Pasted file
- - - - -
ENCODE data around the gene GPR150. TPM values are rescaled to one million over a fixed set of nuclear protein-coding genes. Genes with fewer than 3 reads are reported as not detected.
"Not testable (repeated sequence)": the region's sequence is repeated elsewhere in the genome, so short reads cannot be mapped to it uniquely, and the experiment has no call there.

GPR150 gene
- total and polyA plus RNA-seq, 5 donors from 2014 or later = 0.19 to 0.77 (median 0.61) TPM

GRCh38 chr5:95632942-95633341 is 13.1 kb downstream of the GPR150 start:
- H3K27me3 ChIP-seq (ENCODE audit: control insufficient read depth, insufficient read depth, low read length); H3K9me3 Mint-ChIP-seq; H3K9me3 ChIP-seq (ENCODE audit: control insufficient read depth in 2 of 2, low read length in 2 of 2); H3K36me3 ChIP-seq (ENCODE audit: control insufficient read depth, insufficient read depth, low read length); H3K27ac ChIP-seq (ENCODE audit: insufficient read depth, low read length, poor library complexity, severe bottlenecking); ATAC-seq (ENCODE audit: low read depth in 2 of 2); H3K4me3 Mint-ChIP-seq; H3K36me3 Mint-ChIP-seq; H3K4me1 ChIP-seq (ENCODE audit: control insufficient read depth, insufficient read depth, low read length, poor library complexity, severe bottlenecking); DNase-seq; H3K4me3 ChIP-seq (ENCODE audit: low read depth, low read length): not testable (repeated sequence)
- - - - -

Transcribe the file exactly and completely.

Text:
ENCODE data around the gene GPR150. TPM values are rescaled to one million over a fixed set of nuclear protein-coding genes. Genes with fewer than 3 reads are reported as not detected.
"Not testable (repeated sequence)": the region's sequence is repeated elsewhere in the genome, so short reads cannot be mapped to it uniquely, and the experiment has no call there.

GPR150 gene
- total and polyA plus RNA-seq, 5 donors from 2014 or later = 0.19 to 0.77 (median 0.61) TPM

GRCh38 chr5:95632942-95633341 is 13.1 kb downstream of the GPR150 start:
- H3K27me3 ChIP-seq (ENCODE audit: control insufficient read depth, insufficient read depth, low read length); H3K9me3 Mint-ChIP-seq; H3K9me3 ChIP-seq (ENCODE audit: control insufficient read depth in 2 of 2, low read length in 2 of 2); H3K36me3 ChIP-seq (ENCODE audit: control insufficient read depth, insufficient read depth, low read length); H3K27ac ChIP-seq (ENCODE audit: insufficient read depth, low read length, poor library complexity, severe bottlenecking); ATAC-seq (ENCODE audit: low read depth in 2 of 2); H3K4me3 Mint-ChIP-seq; H3K36me3 Mint-ChIP-seq; H3K4me1 ChIP-seq (ENCODE audit: control insufficient read depth, insufficient read depth, low read length, poor library complexity, severe bottlenecking); DNase-seq; H3K4me3 ChIP-seq (ENCODE audit: low read depth, low read length): not testable (repeated sequence)